From A Topographical Dictionary of Ireland, 1837
TEMPLEMORE, or STRADE, a parish, in the barony of GALLEN, county of MAYO, and province of CONNAUGHT, 4 miles (S. W.) from Foxford, on the road from Foxford to Castlebar, and on the river Moy and Lough Cullen; containing 4135 inhabitants. A Franciscan friary was founded here by the sept of Mac Jordan, but in 1252 this house was given to the Dominicans by Jordan, of Exeter, Lord of Athlethan, or by his son Stephen: a very small part remains, but the walls of the church, which was singularly beautiful, are nearly entire, with some curious ornaments and a remarkable tomb: a house has been built adjoining the church, which is inhabited by some of the order.
The parish comprises 6447 statute acres, as applotted under the tithe act: the land is principally under tillage. There are quarries of limestone and some bog. In the village of Strade is a constabulary police station; and fairs are held on May 31st, July 30th, Oct. 23rd, and Nov. 27th.
The living is a vicarage, in the diocese of Achonry, episcopally united, in 1805, to the vicarages of Bucholla, Towmore, Killasser, and Killedan, and in the patronage of the Bishop; the rectory is impropriate in the representatives of the late Roger Palmer, Esq.
The tithes amount to £279. 11. 4., one-half of which is payable to the impropriators, and the other half to the vicar; the gross amount of the tithes of the benefice is £893. 8. 2. There are two churches in the union, one at Foxford, in the parish of Towrnore, and the other at Ballinamore in the parish of Killedan.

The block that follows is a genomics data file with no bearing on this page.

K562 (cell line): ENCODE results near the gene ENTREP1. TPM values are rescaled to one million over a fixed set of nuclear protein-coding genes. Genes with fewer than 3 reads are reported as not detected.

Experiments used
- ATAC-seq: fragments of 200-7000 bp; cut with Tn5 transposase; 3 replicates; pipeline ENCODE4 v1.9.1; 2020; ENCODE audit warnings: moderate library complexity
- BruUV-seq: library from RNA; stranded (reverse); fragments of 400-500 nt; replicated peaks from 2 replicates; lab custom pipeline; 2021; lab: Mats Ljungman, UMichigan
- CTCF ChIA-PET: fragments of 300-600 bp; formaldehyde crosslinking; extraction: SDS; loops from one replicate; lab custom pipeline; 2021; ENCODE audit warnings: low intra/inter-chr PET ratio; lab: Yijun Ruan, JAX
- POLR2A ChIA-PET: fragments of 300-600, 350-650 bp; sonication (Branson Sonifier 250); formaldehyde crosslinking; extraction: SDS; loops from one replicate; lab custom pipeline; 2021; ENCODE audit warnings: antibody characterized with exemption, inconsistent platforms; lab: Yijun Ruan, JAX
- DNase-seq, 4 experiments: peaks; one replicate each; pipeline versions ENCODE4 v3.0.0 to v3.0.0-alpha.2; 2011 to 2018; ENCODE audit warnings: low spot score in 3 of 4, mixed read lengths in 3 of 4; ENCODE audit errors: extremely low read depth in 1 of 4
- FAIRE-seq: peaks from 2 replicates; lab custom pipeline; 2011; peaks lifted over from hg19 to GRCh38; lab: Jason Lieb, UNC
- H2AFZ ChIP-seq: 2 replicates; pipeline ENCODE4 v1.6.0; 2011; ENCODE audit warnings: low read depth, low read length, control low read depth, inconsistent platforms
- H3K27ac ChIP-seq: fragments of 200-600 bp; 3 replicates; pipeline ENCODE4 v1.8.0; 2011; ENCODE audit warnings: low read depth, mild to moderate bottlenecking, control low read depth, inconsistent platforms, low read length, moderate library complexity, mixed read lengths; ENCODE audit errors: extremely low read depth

In the R. C. divisions the parish is a separate benefice: the chapel is a large slated building contiguous to the abbey. There are four private schools, in which are about 240 children. Ballylahan castle is the ruin of an ancient fortress, about 30 feet square, built by one of the Jordan family, who had many more in this neighbourhood. An ancient bridge of 16 arches, called Alahan, or the Broad Ford, here crosses the river. Ruins exist of the ancient church of Templemore.
Charlotte Milligan Fox, sister of the poet Alice Milligan, was a founding member of the Irish Folk Song Society and an indefatigable field collector of Irish traditional music. Her singularly important work on Irish haprers is here presented for the twenty-first century reader. This edition of Annals offers a much greater number of illustrations than were included in the original 1911 publication, a full biographical introduction, an extensive bibliography of the writings of Milligan Fox and an appendix discussing the variant texts of Arthur O’Neills Memoirs.
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